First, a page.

Tuesday, December 1, 2009
Where Do the Problem Solvers Turn for Help?
I was saddened to learn that a bar colleague had taken his life earlier this month. According to the Connecticut Law Tribune, Attorney James F. Ripper hung himself at his Wethersfield home on November 13th. He was 64 years old. For our readers who knew Attorney Ripper, you may know that he was a well liked attorney with 37 years of practice under his belt. He operated a solo practice and had a clean disciplinary record. He was like any one of us. He had chosen a profession which often provides a lifetime of stress. I forward my sincerest condolences to his family. A tragic end to a long distinguished legal career. According to the CT Law Tribune, it appears that Attorney Ripper's problems can be traced to when the real estate bubble burst. Apparently the financial status of his practice, which focused on commercial and residential real estate transactions, worsened along with the nation's economic woes. As those in solo practice well know, rent becomes due, staff needs to be paid, and the lights need to stay on. According to the Tribune, State Grievance officials believe that faced with overwhelming debt, he may have reached the breaking point and dipped into his client fund account to the tune of $125,000. Desperate times leading to desperate measures. We spend our professional life as problem solvers. We don't look for help. We provide it. Without hesitation, we take the greatest problems of our clients upon our shoulders. Divorce, jail, bankruptcy...you name it, we deal with it. Is it no surprise that most of our bar bretheren balk at getting help? According to the American Bar Association, it is estimated that lawyers commit suicide up to six times more than the general population. In one of the sadder aspects of the tragic story of Attorney Ripper, his office was located on the Silas Deane Highway in Rocky Hill, Connecticut. If you travel a few doors down from his Real Estate Resources office, you will find the Connecticut office for Lawyers Concerned for Lawyers. This exceptional organization provides crisis intervention and reference services to Connecticut lawyers who find themselves in turmoil. If you are experiencing problems concerned with depression, alcohol dependence or other issues, please take a moment to get help. To learn more about Lawyers Concerned for Lawyers in Connecticut or to contribute, please visit them on the web at http://www.lclct.org/about.html or call them at 1-800-497-1422. Most states have similar services as well. Lawyers often take many problems on their shoulders. If you are having problems, there is help.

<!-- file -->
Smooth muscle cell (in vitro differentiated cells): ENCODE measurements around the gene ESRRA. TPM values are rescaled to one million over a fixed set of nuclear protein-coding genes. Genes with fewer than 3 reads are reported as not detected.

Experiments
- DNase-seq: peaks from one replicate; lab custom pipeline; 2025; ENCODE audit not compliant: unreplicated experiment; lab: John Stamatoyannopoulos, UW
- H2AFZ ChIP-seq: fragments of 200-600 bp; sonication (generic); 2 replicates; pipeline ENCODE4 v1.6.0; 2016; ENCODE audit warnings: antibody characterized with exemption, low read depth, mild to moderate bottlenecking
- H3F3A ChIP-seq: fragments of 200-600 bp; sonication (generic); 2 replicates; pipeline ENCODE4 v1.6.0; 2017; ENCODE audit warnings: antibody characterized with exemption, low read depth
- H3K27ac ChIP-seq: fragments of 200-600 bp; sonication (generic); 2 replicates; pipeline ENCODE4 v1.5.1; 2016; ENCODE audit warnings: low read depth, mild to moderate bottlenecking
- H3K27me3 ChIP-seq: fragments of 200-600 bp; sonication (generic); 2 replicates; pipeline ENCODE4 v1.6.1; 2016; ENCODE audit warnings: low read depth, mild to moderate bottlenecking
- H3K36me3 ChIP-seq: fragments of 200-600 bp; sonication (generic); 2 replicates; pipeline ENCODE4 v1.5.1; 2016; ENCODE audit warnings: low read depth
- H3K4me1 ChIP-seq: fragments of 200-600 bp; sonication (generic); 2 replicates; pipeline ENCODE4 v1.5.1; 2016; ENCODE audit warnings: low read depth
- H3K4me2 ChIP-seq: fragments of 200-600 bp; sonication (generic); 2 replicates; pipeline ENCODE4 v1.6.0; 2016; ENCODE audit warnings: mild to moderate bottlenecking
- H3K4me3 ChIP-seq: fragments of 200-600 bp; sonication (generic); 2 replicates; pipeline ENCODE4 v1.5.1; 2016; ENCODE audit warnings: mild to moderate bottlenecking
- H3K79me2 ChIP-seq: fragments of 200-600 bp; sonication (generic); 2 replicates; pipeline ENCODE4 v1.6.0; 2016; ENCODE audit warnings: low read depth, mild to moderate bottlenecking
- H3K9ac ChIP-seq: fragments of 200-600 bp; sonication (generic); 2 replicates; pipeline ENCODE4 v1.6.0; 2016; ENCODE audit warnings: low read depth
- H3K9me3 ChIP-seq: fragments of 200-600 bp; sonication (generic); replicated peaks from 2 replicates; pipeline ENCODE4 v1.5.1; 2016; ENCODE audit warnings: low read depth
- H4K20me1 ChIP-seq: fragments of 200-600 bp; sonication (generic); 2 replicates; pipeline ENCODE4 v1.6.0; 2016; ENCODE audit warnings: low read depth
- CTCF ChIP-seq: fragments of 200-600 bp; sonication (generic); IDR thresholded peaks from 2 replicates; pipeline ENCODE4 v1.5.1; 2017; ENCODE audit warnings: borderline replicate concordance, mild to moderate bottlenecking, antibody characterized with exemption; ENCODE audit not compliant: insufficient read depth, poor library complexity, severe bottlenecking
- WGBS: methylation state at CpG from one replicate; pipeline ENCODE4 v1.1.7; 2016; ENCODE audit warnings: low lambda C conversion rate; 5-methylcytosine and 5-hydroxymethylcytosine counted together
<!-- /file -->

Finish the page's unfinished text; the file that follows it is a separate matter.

Posted 3:17 PM